As Williams notes, for all of the changes to the exterior, you’d expect little differences between the 2015 and 2016 Lexus RX’s interior. Unsurprisingly, Toyota has outdone themselves.
It starts with the dashboard and center console, as both are compact enough to leave plenty of storage area. The 4.2-inch information screen may lack the size of other infotainment centers, but the Tacoma’s technology is reportedly straight forward and easy to read, revealing information like fuel economy, tire pressure, and mileage.
Considering the interior is different for each trim, drivers may receive specialized features such as "soft-touch plastic, cloth and anodized aluminum." One consistent is the new seats, which offer the drive with more comfort and significantly more support.
Finally, Toyota has seemed to solve their issue of having a noisy cabin. After including sound-reducing materials in both the floor and roof liner (as well as extra lamination on every single window), the cabin sound has reportedly been reduced considerably. In fact, Williams guesses the lack of sounds would rival the segment leader in cabin noise, the GMC Canyon.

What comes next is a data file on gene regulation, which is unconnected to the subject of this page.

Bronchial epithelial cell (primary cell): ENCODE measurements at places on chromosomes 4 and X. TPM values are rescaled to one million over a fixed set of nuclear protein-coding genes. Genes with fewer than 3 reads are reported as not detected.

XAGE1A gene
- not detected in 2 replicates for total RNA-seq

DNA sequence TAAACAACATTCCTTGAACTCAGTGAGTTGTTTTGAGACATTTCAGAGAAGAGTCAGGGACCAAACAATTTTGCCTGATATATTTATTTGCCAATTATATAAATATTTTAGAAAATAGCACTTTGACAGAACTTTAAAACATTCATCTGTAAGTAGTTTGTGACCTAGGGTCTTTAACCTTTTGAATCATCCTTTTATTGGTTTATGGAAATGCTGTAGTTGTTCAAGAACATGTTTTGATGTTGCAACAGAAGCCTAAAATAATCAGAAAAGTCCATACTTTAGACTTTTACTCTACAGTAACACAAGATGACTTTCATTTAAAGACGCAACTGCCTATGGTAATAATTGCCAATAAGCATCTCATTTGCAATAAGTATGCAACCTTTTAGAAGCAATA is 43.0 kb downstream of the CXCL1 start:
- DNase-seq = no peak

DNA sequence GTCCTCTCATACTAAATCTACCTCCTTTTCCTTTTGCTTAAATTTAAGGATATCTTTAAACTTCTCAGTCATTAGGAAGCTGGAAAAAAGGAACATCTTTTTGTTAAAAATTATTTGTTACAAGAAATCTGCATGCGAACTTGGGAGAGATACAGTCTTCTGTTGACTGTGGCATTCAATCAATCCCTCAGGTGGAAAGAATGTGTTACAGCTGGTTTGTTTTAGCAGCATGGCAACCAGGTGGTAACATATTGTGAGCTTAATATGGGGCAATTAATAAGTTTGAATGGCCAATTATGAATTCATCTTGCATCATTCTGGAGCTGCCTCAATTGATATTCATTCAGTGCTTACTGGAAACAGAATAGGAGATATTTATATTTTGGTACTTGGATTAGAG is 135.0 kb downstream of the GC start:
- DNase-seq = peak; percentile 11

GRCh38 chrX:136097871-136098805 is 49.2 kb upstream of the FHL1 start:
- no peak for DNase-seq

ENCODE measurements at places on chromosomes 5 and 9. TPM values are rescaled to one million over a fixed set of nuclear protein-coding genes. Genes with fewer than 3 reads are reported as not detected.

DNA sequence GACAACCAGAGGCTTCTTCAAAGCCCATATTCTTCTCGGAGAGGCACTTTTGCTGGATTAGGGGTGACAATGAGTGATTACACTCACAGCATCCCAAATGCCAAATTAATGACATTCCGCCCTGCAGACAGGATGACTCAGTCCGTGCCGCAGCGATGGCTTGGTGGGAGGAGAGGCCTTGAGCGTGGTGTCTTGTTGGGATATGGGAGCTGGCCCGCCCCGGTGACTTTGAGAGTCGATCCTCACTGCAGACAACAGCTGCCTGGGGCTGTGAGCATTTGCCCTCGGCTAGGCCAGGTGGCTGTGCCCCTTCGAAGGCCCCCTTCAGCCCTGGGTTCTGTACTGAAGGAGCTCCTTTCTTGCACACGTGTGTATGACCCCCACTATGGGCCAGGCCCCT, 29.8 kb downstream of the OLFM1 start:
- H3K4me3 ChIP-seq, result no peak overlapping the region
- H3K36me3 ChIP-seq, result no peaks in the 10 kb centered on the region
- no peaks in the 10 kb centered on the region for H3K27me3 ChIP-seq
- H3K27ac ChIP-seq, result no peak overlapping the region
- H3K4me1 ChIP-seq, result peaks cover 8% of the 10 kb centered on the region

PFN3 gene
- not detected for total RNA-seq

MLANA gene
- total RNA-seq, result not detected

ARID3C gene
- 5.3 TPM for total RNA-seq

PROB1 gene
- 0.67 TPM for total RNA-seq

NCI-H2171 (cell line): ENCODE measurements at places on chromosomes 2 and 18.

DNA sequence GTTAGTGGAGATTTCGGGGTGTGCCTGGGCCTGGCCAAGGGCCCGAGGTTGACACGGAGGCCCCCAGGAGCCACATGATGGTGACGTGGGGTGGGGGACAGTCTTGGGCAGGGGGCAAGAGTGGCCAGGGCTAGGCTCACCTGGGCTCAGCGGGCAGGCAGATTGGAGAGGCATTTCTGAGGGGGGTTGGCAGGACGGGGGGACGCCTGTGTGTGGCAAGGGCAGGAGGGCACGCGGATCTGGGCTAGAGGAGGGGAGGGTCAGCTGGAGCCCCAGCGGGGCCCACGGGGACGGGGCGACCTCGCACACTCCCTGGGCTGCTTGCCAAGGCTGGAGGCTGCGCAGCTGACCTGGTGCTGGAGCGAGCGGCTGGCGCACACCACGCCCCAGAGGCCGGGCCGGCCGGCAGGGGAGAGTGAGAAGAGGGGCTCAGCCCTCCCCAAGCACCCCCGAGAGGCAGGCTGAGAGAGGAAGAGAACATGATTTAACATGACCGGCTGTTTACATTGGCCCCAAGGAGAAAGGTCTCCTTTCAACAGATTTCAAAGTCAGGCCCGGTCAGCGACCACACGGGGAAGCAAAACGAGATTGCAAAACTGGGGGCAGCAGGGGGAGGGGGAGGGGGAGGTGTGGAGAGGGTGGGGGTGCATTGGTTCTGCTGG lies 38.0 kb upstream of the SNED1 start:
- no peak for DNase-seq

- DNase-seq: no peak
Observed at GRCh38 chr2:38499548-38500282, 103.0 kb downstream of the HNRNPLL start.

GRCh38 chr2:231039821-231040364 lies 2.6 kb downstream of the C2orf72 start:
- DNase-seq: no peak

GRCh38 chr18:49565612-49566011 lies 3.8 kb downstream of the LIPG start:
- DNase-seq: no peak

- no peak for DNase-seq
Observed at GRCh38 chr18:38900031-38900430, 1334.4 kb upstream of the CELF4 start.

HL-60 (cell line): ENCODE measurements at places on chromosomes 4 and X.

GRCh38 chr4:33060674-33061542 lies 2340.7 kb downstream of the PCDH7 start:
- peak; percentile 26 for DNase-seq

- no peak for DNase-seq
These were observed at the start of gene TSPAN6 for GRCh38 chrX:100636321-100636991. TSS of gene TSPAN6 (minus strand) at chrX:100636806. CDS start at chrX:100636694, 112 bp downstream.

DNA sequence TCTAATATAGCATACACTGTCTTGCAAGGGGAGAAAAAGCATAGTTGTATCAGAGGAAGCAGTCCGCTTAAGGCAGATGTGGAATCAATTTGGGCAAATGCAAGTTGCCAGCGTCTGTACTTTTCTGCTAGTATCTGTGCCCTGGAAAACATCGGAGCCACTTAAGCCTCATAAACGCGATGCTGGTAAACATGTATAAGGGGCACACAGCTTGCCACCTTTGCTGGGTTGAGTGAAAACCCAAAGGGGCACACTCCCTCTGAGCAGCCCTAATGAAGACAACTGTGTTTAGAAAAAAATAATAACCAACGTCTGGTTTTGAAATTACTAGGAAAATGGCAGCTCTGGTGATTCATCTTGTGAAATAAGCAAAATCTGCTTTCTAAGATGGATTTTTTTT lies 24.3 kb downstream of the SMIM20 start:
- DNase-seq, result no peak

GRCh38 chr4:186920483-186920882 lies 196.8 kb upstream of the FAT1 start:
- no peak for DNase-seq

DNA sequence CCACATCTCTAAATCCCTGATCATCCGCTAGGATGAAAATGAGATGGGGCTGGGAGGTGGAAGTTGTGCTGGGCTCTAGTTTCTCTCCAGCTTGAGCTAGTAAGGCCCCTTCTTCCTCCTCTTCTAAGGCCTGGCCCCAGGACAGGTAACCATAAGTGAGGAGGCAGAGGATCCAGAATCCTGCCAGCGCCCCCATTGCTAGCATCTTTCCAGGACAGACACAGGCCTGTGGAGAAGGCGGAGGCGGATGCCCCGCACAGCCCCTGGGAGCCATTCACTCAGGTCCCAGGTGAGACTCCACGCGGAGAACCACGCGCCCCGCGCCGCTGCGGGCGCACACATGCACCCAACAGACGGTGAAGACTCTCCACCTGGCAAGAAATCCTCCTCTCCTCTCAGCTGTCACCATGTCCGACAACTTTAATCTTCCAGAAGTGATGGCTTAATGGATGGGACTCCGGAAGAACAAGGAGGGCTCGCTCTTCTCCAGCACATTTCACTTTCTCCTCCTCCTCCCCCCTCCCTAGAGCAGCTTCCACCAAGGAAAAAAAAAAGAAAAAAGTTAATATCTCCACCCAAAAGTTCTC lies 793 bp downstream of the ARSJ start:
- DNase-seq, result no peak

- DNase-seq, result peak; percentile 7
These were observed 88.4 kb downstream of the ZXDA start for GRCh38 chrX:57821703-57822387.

If you opt for the TRD Off Road trim, you certainly won’t be disappointed with your Tacoma’s abilities. While the brand has typically been conservative when it comes to off-roading features, Williams notes that Toyota went full out for their 2016 model. Having created a "Rubicon Trail-like rock sluice built out of boulders and jagged granite rocks," the company assured that their vehicle would be one of the best trucks on the market by including Crawl Control, which allows drivers to adjust their downhill speed based on the terrain. All the driver has to do is steer.